Watergirl and the Colombian Paramilitaries

The time I stumbled into a human trafficking operation

Colombian Paramilitaries near Aguachica (photo courtesy of http://ojosparalapaz-colombia.blogspot.com)

An Unofficial Stop in the Road

Around hour six, the driver pulled into the parking lot of a two-story house alongside the road. Standing guard in front of the house was a young kid wearing body armor with a shotgun strapped to his back. He sported a baseball hat that read “Private Security”.

Arriving on the outskirts of Aguachica

After eight long hours we stopped at a small roadside restaurant on the outskirts of Aguachica. I desperately needed to stretch my legs and escape the stale air of the van. Everyone piled out except for David, who looked a bit concerned.

a particularly picturesque shot of the beautiful city of Aguachica

The Paracos

The Paracos are one of three forces battling to control the illegal paths across the Venezuelan border. Right now those paths are a gold mine for the force that controls them. Thousands of Venezuelans smuggle food, medicine, consumer goods and contraband daily out of Colombia, and pay a “toll” for doing so.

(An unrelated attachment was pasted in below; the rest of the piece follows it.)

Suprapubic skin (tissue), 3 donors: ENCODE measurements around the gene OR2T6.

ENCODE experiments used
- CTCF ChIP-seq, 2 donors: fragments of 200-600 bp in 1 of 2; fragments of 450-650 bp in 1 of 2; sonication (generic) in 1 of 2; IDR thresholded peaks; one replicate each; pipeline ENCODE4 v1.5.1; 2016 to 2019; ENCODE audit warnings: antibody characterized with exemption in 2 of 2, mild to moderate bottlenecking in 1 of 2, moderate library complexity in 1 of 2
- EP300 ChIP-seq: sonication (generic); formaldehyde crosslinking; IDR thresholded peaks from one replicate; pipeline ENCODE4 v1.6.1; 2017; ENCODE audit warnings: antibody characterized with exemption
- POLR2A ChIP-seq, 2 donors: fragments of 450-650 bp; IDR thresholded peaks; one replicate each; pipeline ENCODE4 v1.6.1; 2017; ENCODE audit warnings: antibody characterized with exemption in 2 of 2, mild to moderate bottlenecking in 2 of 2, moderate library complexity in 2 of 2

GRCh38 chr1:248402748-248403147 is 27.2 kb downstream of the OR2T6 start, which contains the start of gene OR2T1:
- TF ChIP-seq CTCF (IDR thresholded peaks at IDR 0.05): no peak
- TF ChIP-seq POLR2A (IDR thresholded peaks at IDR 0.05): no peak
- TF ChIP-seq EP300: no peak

Welcome to Aguachica

When we arrived I hurriedly removed our bags from the roof of the van as David asked the driver about hotels nearby. I hid my cameras in my backpack. Obviously, being identified as journalists writing about the border would be incredibly dangerous. Only one photo exists of our time in Aguachica, a snapshot David took on the sly using his phone.

The author removing his baggage in Aguachica, Colombia

A reporter on immigration and world affairs, based in Cucuta, Colombia. Bylines at Al Jazeera, Caracas Chronicles, New Humanitarian and more

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